How long is turtle gestation?

A green sea turtle hatchling emerges from its egg, Grand Cayman Island.
A green sea turtle hatchling emerges from its egg, Grand Cayman Island.

By Stacey Venzel

As with most traits among turtles, the amount of time females can hold eggs inside their bodies differs. Turtles are capable of keeping eggs anywhere from weeks to months depending on the species, individual animal and circumstances. As evidenced by false crawls and sperm storage, female turtles are also experts at saving up for later.

On average, the shortest amount of time females hold eggs has been documented at two weeks in loggerhead and green sea turtles, both known for producing more than one clutch of eggs in a nesting season. Biologists Whit Gibbons and Judy Greene relayed a record in which a loggerhead had only eight days between clutches.

Other female turtles wait a little bit longer before depositing eggs. Spanning two weeks to two months, sliders and eastern mud turtles fluctuate in the amount of time they hold eggs inside of them.

Cases of the female chicken turtle keeping fertilized eggs inside her have surprised biologists. In a study reported by Gibbons and Greene, many chicken turtles held the eggs for around four months, but one individual kept them for six months. All of the hatchlings were in good health, demonstrating that long periods of egg holding are not necessarily detrimental to hatchling survival.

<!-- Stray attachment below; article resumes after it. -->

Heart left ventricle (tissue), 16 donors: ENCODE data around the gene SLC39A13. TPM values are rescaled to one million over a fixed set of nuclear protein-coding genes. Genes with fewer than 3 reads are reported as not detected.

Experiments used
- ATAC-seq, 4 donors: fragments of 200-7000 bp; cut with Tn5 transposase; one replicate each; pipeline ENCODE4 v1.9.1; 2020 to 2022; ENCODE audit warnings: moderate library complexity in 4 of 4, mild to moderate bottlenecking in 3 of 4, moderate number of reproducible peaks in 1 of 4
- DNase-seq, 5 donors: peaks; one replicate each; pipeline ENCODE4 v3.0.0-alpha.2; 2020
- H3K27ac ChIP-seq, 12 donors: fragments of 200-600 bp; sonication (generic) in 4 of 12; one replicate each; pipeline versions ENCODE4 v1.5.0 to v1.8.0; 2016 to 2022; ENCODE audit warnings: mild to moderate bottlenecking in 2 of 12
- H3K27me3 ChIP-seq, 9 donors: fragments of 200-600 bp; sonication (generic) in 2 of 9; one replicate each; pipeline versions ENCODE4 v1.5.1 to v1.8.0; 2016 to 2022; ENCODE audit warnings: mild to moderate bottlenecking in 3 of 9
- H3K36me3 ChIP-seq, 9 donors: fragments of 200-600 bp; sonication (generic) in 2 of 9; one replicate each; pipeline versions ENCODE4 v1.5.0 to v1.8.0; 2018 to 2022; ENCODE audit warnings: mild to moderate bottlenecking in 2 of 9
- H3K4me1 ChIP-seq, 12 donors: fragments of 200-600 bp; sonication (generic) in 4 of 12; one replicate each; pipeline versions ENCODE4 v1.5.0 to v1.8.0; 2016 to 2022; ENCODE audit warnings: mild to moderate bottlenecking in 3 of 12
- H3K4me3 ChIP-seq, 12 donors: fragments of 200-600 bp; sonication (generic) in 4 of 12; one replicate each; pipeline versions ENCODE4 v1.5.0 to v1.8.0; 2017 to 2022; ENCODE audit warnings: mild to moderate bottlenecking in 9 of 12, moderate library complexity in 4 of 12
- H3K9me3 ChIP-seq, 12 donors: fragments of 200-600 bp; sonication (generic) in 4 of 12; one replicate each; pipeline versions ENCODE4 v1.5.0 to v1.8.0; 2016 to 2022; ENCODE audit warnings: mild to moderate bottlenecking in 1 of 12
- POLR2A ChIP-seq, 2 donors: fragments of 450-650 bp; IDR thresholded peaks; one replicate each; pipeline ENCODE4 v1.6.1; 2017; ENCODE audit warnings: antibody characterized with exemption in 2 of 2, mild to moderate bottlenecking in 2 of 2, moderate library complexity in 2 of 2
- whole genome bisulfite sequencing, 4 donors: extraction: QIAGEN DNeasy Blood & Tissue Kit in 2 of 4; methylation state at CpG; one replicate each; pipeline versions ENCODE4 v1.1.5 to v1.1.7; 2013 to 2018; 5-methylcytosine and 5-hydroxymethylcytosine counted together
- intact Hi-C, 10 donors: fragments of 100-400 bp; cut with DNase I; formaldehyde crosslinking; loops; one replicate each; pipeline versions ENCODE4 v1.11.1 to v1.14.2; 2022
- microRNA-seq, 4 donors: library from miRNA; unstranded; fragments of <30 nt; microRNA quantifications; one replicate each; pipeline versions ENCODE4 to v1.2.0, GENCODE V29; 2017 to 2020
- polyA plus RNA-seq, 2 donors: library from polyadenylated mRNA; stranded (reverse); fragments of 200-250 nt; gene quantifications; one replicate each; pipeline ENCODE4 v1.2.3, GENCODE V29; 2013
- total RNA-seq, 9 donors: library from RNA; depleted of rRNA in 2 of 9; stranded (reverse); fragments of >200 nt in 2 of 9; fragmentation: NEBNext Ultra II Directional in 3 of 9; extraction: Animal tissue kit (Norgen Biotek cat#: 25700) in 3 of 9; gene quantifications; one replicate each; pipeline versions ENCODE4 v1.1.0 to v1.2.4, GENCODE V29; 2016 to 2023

Sea turtle nest-laying tracks are easily recognizable on beaches by flipper patterns resembling tire marks that stretch from the ocean to the tide line. Females drag themselves up the sand in search of the perfect nesting location. However, if they are frightened, disoriented, interrupted or find the habitat unsuitable to their nest-building specifications, they will hold any remaining eggs inside, depositing them at a later date.

Female reptiles are known to safeguard sperm for long periods of time with turtle sperm storage documented up to four years. By keeping sperm from a previous mate—sometimes two mates—females do not have to expend energy copulating again before laying subsequent clutches. It is also hypothesized that they can selectively fertilize eggs choosing one father over another.



J C Avise, D E Pearse, “Turtle mating systems: Behavior, storage, and genetic paternity,” Journal of Heredity, 2001,

Karen Eckert, David Gulko, Sea Turtles: An Ecological Guide (Honolulu, Mutual Publishing, 2004), 59, 62-63.

Whit Gibbons, Judy Greene, Turtle: The Animal Answer Guide (Baltimore, The John Hopkins University Press, 2009), 59-61.

“Information about sea turtles: Genera behavior.” Sea Turtle Conservancy. author & date not listed